Pakistani artillery kills 18 civilians in Kashmir attack

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The Independent Online
Pakistani shelling has killed 18 Indian civilians along the border in Kashmir, in spite of a recent agreement between the countries to cease hostilities. A 50-year-old conflict looks set to continue.

Heavy cross-border shelling from Pakistan killed 18 civilians and injured 30 others in India's northern Kashmir yesterday, defence officials said.

It was one of the worst peacetime civilian tolls in a border skirmish between the two countries.

Shells rained on the Himalayan border town of Kargil starting early yesterday afternoon and continuing after nightfall.

Thousands of residents fled the town, said the Army spokesman, Anil Bhatt. "There is a virtual exodus," he said. Mr Bhatt confirmed 15 dead, but defence officials in the area cited initial reports which had put the death toll at 18.

It was the third serious incident in the last month, although artillery shelling across the disputed frontier is routine. Pakistan had fired on Kargil in June for nearly two days, forcing many residents to flee to areas out of the range of the shells.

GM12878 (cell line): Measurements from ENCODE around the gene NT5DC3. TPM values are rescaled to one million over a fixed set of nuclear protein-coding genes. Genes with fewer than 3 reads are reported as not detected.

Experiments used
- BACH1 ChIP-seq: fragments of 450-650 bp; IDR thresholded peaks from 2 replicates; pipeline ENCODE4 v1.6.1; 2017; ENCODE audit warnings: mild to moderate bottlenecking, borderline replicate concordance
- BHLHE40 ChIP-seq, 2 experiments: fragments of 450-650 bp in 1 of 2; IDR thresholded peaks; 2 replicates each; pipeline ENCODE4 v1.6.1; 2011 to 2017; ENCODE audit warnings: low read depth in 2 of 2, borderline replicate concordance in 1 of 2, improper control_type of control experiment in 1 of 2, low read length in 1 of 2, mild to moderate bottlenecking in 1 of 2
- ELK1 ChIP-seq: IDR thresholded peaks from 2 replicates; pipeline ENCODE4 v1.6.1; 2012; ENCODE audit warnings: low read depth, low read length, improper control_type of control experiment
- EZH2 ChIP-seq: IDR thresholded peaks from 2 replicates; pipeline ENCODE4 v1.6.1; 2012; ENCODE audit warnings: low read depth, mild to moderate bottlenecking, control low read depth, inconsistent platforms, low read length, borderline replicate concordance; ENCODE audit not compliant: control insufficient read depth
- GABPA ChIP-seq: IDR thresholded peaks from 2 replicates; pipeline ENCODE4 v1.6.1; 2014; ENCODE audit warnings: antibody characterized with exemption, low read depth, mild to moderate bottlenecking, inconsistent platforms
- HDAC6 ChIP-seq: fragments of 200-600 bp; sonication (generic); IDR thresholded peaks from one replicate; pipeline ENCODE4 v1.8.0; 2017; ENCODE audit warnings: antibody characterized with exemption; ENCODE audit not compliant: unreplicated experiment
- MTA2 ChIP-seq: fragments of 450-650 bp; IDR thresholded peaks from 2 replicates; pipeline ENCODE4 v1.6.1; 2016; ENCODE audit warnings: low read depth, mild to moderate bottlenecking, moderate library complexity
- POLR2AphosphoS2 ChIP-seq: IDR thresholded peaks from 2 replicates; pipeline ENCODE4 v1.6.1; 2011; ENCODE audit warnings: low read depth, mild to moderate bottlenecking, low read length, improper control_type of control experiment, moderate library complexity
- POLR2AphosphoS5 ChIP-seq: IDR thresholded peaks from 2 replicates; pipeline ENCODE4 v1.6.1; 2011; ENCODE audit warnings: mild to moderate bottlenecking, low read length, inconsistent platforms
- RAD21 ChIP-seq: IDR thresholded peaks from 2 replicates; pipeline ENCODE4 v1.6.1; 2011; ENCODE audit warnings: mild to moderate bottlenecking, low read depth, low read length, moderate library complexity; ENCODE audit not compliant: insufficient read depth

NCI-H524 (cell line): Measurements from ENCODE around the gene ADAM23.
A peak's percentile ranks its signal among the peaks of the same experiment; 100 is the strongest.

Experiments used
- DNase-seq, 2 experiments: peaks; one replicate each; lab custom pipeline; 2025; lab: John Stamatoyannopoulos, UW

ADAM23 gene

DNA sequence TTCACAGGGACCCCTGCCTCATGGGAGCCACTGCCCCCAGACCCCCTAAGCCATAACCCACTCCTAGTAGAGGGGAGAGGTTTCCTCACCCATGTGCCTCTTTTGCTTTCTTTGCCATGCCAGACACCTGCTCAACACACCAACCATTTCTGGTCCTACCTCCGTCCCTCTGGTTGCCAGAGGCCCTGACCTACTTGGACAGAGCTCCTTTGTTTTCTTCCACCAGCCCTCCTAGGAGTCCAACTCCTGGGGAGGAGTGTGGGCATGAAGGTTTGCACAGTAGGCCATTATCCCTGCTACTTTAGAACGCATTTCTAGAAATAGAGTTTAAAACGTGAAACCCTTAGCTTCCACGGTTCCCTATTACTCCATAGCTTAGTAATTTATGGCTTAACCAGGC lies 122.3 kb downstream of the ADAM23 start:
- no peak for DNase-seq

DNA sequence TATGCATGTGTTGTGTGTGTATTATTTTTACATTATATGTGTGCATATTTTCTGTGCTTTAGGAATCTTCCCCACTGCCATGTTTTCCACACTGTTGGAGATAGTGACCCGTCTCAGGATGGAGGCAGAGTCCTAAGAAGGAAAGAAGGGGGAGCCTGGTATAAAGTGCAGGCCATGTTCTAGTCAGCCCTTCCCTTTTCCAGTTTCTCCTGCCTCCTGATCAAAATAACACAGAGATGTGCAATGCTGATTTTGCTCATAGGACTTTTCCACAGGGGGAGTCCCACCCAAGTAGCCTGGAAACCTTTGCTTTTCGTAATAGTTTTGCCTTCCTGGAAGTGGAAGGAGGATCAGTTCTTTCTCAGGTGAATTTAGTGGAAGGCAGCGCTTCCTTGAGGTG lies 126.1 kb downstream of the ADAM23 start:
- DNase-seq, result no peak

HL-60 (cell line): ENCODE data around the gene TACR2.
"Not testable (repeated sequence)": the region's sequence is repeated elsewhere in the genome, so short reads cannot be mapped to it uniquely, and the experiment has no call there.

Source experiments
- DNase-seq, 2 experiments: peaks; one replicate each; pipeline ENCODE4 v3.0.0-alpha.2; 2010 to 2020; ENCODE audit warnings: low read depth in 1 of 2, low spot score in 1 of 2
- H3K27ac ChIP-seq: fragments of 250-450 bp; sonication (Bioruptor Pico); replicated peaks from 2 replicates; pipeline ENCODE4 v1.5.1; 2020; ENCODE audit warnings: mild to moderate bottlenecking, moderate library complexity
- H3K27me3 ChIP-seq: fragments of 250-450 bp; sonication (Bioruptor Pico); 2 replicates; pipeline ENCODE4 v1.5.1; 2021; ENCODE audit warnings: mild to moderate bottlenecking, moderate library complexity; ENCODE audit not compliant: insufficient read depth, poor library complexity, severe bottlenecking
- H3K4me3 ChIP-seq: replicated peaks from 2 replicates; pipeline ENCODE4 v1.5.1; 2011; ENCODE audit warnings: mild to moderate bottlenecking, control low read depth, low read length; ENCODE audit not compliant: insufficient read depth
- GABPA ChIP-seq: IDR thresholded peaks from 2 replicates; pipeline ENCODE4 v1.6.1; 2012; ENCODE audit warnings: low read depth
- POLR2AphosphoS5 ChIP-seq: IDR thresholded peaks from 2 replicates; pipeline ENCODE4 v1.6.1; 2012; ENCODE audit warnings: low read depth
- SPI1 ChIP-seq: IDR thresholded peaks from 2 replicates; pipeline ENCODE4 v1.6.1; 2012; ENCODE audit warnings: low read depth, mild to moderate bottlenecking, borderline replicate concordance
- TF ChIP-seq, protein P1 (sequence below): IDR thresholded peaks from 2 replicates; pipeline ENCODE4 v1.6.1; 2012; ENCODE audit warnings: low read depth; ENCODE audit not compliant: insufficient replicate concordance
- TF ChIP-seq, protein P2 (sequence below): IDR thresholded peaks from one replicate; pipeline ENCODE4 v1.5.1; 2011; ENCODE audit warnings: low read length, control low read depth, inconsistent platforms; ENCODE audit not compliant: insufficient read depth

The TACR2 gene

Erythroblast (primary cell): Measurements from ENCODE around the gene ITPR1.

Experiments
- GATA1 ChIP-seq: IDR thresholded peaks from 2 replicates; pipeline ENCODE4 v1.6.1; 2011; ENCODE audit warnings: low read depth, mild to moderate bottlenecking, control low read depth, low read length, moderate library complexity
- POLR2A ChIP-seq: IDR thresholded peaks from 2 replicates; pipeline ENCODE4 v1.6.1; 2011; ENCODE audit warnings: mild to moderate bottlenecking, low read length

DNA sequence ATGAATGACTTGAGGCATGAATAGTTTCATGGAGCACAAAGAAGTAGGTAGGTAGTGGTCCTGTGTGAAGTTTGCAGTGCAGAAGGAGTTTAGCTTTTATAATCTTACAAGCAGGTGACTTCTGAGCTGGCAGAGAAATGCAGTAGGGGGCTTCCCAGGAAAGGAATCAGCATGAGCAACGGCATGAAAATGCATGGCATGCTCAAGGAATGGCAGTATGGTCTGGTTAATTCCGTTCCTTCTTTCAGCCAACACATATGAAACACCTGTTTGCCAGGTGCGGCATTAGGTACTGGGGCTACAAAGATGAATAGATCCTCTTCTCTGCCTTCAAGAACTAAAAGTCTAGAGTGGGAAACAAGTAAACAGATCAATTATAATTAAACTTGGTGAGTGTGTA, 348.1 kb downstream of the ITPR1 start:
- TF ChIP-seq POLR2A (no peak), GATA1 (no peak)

Defence and civilian officials in Jammu, the state capital of Jammu-Kashmir, said shells hit a bus stand and a mosque.

Mr Bhatt said that some of the shells may have hit a hospital.

The firing came less than a week after Indian and Pakistani prime ministers met in New York and promised to bring such incidents under control. But there has been no noticeable tapering off.

On Saturday, Pakistani troops fired several shells at an area where India's defence minister, Mulayam Singh Yadav, was speaking to soldiers. There were no reported injuries.

Jammu-Kashmir's chief minister, the top elected official, condemned yesterday's attack. "This exposes Pakistan's insincerity in normalising relations with India," said Farooq Abdullah.

India and Pakistan have fought two of their three wars in the last 50 years over the Kashmir region. Their armies are face-to-face along a long stretch of boundary, part international border but mostly a ceasefire line. Indian police and hospital officials say more than 20,000 people have died in insurgency-related violence since a separatist rebellion began in the Kashmir valley in 1990.

New Delhi accuses Islamabad of arming and training guerrillas groups who cross the border to fight against Indian rule, but Pakistan says it offers only diplomatic and moral support.

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